Sunday, August 17, 2014

What To Expect When You Are Expecting 9 Year Olds

"My ninth year was certainly more exciting than any of the others. But not all of it was exactly what you would call fun."
- Danny, the Champion of the World, by Roald Dahl

Danny, surrounded by his dead birds

So begins the "Nine-Year-Olds" chapter in Chip Wood's Yardsticks

I think it's perfect.

Every year at back to school night I spend a chunk of time with parents talking about nine-year-olds.

Then I talk about ten-year-olds.

Then I talk about how I plan to spend 4th grade helping with that transition. 

It is one of the few constants in my practice from year to year, so I thought it was time to make this into one or two blog posts. At the very least it will be a good online reference... for me.

Onto the show!

I've had about a decade to compare Chip Wood's observations with my own, and although by its very definition, its inaccurate to generalize, I'd say a few of his generalizations about 9 year-olds are pretty accurate.

Here are the points that not only ring true but are important puzzle pieces in a 4th grader's year. Also, let's do this rainbow style:

Gross Motor Ability

- Likes to push their physical limits, whether challenging themselves, racing each other, or trying to beat the clock.
How this translates: Whether we want them to be or not, kids at this age are really competitive.

- Restless; can't sit still for long.
How this translates: This is a great age for learning by moving and doing.


- Needs homework related specifically to the next day's work; often asks the teacher, "Why do we have to do this?"
How this translates: 
This is a tough age for longer projects that span over the course of several days or weeks, but that's a skill to learn. 

- A good age for scientific exploration. They are intellectually curious, but less imaginative than at eight.
How this translates: 
You have to push them a little more with their scientific inquiry, and experiments take a little longer than you'd think since it's sometimes challenging for them to think out of the box. 

- Takes pride in attention to detail and finished work, but may jump quickly between interests.
How this translates: 
"Style over substance" can be the mantra. They'd like to spend more time on the presentation than the research.

- Beginning to see the "bigger world," including issues of fairness and justice.
How this translates: 
I've always thought that fourth grade was the perfect age to start asking tough questions and looking at some difficult realities. Not everyone gets it, but this is the age that is good to start planting the seeds of a larger world view.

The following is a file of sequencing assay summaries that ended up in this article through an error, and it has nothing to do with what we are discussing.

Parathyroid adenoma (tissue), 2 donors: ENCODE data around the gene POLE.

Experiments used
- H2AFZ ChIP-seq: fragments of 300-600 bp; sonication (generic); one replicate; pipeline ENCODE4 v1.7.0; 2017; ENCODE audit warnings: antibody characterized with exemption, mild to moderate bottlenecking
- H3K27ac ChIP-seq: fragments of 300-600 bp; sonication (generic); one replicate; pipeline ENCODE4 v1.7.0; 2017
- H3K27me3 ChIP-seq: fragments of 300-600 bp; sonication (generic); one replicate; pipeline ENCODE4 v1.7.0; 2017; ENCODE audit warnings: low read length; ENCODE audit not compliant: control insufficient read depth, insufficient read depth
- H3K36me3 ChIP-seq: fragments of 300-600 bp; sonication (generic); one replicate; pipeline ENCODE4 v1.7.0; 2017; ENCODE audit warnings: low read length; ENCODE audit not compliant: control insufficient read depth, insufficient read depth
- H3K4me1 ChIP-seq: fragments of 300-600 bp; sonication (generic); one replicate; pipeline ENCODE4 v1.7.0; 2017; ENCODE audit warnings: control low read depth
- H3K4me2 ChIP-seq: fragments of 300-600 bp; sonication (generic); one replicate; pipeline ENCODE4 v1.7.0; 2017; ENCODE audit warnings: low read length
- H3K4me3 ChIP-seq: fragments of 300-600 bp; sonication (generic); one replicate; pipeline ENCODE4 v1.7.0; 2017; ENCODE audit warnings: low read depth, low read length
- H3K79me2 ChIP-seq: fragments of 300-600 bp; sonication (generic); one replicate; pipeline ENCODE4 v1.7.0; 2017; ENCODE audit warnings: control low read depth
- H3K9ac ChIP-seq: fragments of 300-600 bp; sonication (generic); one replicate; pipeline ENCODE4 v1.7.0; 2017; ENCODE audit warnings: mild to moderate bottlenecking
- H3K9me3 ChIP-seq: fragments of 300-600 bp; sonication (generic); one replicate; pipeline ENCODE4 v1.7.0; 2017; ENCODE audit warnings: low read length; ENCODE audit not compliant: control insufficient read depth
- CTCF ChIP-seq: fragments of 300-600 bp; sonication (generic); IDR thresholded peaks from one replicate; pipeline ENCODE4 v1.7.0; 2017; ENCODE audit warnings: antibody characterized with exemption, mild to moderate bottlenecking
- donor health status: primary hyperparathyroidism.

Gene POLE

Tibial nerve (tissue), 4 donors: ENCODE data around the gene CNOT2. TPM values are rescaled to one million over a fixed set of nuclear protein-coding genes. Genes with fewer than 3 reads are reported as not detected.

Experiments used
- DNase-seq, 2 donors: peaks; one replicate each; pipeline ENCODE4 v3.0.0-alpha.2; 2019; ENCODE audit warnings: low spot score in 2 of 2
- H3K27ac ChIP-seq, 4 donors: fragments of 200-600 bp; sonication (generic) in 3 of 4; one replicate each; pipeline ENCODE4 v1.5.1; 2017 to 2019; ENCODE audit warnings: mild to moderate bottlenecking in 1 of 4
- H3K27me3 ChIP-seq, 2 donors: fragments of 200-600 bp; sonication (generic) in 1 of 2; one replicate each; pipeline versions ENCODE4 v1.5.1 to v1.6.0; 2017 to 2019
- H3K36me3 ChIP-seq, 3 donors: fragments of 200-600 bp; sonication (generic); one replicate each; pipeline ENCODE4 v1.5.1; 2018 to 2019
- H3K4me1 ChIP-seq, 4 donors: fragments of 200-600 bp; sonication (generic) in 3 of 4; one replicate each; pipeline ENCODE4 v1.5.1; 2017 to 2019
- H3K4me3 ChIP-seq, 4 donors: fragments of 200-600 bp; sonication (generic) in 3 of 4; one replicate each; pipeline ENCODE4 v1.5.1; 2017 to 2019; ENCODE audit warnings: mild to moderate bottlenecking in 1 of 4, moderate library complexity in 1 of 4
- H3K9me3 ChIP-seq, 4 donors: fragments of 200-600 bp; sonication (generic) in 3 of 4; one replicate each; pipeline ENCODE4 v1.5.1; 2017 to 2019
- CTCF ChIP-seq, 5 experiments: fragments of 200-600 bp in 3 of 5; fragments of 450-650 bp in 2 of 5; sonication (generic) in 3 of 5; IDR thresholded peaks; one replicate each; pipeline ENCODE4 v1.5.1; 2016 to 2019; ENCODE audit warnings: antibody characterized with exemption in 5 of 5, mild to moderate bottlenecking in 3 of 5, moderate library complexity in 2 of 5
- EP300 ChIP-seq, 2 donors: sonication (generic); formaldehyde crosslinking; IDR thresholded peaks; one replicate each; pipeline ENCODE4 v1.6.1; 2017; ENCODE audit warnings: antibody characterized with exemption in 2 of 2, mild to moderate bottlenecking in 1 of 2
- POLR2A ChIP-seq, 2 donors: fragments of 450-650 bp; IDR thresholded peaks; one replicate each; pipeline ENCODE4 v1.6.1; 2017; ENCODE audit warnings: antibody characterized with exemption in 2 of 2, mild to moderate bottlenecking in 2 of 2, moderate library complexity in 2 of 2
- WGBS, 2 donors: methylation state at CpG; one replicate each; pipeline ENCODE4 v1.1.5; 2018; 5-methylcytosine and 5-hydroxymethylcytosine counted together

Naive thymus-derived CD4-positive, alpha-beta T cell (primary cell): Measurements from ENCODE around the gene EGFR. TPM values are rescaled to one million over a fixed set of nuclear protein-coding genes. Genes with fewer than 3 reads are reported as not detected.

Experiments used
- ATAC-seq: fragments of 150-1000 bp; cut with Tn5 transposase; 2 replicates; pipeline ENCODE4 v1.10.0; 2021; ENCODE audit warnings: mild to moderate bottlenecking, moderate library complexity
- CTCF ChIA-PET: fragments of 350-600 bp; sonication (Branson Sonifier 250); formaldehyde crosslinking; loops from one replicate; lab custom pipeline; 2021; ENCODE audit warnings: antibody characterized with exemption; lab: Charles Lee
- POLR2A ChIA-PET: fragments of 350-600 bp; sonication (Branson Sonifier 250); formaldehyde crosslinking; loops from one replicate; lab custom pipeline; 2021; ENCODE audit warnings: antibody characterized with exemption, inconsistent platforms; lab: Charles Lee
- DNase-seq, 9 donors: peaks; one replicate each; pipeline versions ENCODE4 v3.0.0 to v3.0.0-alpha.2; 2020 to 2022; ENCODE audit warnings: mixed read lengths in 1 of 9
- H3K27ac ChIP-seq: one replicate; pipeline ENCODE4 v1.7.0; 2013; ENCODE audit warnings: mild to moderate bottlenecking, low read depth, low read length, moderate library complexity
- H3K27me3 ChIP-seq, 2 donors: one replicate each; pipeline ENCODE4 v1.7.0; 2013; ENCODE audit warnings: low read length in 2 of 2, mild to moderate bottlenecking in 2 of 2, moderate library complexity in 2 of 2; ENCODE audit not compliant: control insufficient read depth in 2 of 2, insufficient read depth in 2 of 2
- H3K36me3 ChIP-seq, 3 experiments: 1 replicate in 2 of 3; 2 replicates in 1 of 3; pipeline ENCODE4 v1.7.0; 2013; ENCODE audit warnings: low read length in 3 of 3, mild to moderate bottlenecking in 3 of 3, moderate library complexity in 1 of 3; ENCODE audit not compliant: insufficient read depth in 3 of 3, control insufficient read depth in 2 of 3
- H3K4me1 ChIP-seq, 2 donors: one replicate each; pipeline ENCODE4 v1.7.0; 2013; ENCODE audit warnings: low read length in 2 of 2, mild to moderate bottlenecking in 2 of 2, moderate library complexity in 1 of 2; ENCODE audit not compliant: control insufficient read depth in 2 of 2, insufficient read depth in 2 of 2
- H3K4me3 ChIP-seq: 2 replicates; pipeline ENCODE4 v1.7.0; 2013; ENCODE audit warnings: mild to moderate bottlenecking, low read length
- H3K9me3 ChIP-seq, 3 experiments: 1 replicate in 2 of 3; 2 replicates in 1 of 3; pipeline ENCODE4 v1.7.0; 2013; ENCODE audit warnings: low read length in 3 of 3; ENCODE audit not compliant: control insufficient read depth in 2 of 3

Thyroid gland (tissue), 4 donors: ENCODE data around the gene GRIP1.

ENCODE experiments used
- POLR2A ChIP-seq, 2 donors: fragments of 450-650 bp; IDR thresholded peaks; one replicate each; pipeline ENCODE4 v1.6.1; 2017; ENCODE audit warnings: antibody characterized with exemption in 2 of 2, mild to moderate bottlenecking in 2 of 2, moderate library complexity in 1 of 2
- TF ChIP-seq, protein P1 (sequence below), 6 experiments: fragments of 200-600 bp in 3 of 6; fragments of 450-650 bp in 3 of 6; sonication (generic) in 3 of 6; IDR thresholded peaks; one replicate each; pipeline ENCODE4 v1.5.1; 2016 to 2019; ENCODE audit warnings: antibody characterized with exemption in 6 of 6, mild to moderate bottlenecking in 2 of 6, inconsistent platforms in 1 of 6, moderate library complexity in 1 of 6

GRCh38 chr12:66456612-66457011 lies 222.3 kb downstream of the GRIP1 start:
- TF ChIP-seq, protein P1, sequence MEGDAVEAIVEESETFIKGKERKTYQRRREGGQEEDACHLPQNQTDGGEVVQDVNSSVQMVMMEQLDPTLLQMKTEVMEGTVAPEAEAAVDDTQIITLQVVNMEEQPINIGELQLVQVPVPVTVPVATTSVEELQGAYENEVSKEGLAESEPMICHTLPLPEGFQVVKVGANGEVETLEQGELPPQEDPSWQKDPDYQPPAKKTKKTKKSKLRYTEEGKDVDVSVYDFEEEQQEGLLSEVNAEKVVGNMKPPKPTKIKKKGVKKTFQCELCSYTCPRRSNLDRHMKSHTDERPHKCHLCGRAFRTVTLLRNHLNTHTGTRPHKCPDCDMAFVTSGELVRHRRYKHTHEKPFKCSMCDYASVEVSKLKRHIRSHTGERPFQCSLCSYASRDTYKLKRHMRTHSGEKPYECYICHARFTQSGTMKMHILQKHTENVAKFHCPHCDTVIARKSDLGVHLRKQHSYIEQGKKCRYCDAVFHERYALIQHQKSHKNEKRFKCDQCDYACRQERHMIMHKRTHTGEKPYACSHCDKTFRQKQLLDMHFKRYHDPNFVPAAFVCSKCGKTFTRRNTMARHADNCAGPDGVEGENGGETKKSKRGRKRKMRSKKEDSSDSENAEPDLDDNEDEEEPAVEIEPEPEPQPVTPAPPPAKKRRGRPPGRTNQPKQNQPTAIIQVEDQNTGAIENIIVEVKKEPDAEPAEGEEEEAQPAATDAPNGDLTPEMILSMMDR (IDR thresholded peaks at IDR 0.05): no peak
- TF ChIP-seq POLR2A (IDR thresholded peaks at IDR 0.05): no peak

- Sometimes reverts to baby talk
How this translates: 
Every year this is true for a handful of students. 

Social-Emotional Behavior

- Very competitive- adult's sense of lightness and fun can help them relax.
How this translates:  
Remember that "gross motor ability" trait of needing to push their limits? I think at least some of this stems from a need for competition. It crops up in all sorts of ways, like the point below.

- Likes to work with a partner of their choice- usually of the same gender. Begins to form cliques
How this translates: 
I think every age group likes to work with a partner of their choice. The important point in this one is that cliques tend to form, and I think it's largely because kids at this age can be competitive. 

- In groups may spend more time arguing about facts, rules, and directions than doing the actual activity.
How this translates: 
Want to try a new student led game in the last half hour of the school day? Better carve out another chunk of time, because they could spend the original time allotment arguing about slight nuances in the rules. 

- Likes to negotiate. This is the age of "Let's make a deal"
How this translates: 
Turn that negotiating power into an asset. Introducing debate in 4th grade can be awesome to witness. 

- Generally worried and anxious
How this translates: 
It's a terrible age for timed and standardized tests. Stress can easily turn to tears and even depression. I would also like to add that this is the age of "What if...?" 

- Very self-critical, and critical of others (including adults)
How this translates: 
I've only had a couple of classes that's been critical of adults on a regular basis, but I've seen it happen. But being self-critical and critical of others is a constant.

- Tend to give up on tasks
How this translates: 
You have to baby sit a little more than you'd expect for kids this old.

I'll try to write a post about 10 year olds next, and how 4th grade can be an awesome year to bridge the gap between the two ages. 

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